I felt such a strong emotional connection with Zoë Duncan’s debut novel “The Shifting Pools.” She imaginatively articulates something in the content and structure of this book that I’ve been grappling with for a long time. I’ve often wondered how it is that the fear and pain we feel after experiencing trauma (whether that means being hurt emotionally or physically or unexpectedly losing the people we’re closest to) transforms the way we perceive and process the world. It’s like a kind of poisonous fuel that kindles our creativity in ways which are both beautiful and terrifying. It colours our sense of reality and allows us to cope.

The author shows this process in telling the story of a girl named Eve whose idyllic childhood in her Middle Eastern home comes to a violently abrupt end. As the sole survivor of a brutal attack, she grows up and makes a new life for herself in London but finds her sense of reality has been inexorably altered. Her subsequent journey is utterly surprising and captivating. Duncan’s narrative effortlessly moves between the internal and external reality of this deeply traumatized individual. It’s as if she finds a new language to express the inexpressible. This heartrending story will transport you to an imaginative new landscape that expresses the true nature of our everyday reality.

The novel alternates between Eve’s emotionally-brittle life in London, a fantastic land beset by malevolent darkness, anxiety-fuelled dreams and quotes from a wide variety of music, poetry and nonfiction. This might sound like a chaotic juxtaposition of elements, but they are built naturally into the story in sync with Eve’s journey towards living with her past and fully inhabiting herself as an individual. When Eve first arrived in the UK after the horror of her loss she’s taken to live with her aunt and uncle. It’s unfortunate that her aunt Vi “was a firm believer in life forging on ahead as a remedy for all ills.” While this (very English) coping method enables Eve to carry on in her life it suppresses her complex emotions. These seep out in the forms of dreams and a turbulent alternate world which she eventually physically enters.

The danger with representing such corners of the subconscious in a novel is that they can become laden with superficial symbolism. I know a lot of readers are understandably bothered when a story stops to describe the dream of a character. But, in this case, it felt to me like Eve’s dreams beautifully and dramatically demonstrate the ever-present sense of panic which pulses beneath the surface of her being. They show a disarmingly creative variety of themes which also fascinatingly demonstrate the fluidity of identity. Within Eve’s dreams she changes effortlessly between being a girl, a mother and a boy. This poignantly conveys how at heart we’re not tied to being any one gender or age or role within a family. This reminded me somewhat of Susan Barker's magnificent novel "The Incarnations" where a couple are reincarnated over centuries and change frequently from men to women in each new life.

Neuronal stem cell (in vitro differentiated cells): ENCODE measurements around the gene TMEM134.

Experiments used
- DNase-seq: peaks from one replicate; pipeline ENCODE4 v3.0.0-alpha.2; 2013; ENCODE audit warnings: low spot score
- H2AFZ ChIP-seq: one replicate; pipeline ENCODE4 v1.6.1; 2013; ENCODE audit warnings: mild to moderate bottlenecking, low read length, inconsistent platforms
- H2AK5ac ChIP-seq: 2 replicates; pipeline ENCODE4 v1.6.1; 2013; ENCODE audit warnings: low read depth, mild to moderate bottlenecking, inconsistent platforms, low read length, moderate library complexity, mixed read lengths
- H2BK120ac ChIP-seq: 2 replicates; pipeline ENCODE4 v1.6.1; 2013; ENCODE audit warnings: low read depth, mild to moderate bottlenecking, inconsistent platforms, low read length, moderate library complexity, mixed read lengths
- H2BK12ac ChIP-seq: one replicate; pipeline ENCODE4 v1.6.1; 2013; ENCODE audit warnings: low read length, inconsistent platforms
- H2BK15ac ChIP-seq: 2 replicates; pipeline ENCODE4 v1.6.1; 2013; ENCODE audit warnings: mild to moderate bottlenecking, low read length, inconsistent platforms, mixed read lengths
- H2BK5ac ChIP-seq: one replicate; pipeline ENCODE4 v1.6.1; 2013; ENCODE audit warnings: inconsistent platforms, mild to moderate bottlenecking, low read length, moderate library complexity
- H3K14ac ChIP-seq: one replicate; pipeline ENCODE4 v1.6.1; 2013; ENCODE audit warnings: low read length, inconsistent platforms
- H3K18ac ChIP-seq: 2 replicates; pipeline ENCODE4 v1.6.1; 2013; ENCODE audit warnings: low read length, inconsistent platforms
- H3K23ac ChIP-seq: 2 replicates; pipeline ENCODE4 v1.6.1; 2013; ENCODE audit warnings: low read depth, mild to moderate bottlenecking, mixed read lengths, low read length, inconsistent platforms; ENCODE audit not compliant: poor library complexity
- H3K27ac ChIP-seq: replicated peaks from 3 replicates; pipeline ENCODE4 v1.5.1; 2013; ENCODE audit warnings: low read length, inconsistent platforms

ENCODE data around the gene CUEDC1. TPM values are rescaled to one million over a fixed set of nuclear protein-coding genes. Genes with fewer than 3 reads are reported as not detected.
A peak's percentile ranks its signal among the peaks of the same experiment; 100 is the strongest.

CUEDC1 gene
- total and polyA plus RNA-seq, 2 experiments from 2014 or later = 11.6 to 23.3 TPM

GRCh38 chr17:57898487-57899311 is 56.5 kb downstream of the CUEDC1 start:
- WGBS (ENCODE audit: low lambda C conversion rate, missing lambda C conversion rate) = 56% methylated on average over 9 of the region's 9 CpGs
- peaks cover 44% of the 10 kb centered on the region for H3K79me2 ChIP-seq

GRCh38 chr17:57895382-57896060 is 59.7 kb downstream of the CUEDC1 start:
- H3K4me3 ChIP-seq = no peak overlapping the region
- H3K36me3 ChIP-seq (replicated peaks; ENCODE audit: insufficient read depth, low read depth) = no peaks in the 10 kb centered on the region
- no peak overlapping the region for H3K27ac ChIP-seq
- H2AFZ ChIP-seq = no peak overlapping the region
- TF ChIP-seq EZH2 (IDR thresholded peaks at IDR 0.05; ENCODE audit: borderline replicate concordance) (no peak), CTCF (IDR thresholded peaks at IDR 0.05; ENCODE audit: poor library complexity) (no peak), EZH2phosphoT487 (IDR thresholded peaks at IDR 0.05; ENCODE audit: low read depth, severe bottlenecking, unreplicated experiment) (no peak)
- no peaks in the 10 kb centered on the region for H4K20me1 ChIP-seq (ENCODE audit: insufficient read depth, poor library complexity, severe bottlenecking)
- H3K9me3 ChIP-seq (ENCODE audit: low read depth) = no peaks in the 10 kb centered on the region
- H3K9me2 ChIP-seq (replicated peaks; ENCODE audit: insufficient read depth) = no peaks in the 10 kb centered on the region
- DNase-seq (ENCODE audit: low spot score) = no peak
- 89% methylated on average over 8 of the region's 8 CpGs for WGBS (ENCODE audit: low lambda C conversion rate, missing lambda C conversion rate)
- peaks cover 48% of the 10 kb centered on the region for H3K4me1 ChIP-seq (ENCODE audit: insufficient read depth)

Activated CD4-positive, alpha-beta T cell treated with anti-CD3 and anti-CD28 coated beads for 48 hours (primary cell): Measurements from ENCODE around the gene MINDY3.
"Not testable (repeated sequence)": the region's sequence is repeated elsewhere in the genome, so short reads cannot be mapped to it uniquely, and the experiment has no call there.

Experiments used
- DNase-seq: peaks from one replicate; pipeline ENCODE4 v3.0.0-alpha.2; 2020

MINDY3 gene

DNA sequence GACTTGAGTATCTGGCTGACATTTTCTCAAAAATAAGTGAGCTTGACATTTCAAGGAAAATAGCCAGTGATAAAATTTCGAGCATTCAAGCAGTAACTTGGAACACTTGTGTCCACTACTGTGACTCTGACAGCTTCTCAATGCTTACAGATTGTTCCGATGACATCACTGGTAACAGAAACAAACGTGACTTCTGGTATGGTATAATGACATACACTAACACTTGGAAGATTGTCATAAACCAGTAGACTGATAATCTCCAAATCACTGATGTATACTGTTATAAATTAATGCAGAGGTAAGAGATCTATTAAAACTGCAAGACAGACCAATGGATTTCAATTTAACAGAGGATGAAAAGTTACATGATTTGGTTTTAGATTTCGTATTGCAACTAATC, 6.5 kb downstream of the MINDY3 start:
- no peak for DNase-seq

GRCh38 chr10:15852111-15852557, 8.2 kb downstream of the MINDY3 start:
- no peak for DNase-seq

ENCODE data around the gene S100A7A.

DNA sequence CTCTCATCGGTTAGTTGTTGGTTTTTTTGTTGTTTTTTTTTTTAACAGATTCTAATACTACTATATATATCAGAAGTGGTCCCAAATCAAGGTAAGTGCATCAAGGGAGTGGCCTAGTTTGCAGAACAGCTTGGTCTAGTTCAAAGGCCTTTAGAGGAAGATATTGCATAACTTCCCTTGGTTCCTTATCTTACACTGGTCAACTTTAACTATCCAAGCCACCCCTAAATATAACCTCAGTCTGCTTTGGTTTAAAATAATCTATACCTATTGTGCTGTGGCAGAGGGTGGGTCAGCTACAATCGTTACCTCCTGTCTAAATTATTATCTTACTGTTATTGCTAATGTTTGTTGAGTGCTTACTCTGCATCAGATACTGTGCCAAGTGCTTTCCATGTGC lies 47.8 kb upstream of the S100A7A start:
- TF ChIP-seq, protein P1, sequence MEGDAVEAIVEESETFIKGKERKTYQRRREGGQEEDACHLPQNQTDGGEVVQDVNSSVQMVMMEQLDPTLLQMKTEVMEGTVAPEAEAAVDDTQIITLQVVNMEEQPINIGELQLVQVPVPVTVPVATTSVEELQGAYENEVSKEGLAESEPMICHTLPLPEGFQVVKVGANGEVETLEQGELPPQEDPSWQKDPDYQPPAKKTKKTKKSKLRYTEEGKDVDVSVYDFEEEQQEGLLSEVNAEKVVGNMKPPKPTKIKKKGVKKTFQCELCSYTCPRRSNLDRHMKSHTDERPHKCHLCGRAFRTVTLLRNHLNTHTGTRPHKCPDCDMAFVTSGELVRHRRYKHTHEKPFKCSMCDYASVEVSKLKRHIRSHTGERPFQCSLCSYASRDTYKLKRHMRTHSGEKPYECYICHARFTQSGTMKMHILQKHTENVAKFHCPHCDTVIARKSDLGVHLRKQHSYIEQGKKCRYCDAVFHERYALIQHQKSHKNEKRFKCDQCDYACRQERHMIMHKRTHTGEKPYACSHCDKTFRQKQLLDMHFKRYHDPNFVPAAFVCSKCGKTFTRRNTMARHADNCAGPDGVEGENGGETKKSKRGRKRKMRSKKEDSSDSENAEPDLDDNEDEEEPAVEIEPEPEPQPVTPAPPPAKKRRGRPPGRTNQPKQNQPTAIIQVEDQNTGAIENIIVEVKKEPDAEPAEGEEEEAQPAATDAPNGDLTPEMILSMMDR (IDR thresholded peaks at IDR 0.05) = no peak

Photograph by Hannah Lemholt

Photograph by Hannah Lemholt

The author also acknowledges within the story how the fantasy drama of rescuing an innocent girl named Alette from dark forces transparently relates to Eve’s emotional turbulence. When Eve returns from her imagined world of Enanti at one point her cousin remarks “A quest was typical, she said, a perfect symbol of our need to find something precious. And saving Alette was deeply linked to my guilt over Laila. Even I had known that, as I was dreaming.” I bought into this fantasy world because it felt so real to Eve’s struggle and the author interlaces Eve’s adventure with a displaced people with such fascinating ideas. It does become problematic at certain points in the novel where the flow of Eve’s story must be interrupted to explain the “rules” of this fantastic landscape. However, this doesn’t detract from the power of Eve’s transformation as a person.

Part of the reason why I loved this novel is that it harkened back to when I was a teenage boy reading fantasy adventure stories like Terry Brooks’ Shannara series, but it brings a sophisticated psychology and real world currency to an unreal world. On the outside Eve looks like a conventional person but she muses “Perhaps if I had looked like an outsider, the sense of dislocation I felt would not have jarred so much. But nothing marked me out.” She carefully hides her physical and emotional scars, but because she conceals the imperfect parts of herself she tends towards erratic and self-destructive behaviour. Her path towards acknowledging and living with her past is a journey which gripped and moved me. This is a novel rich in heart. It beautifully shows how we creatively reinvent ourselves and the world around us in a way which liberates us from the cruelties of reality and those who seek to diminish us.

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AuthorEric Karl Anderson
CategoriesZoë Duncan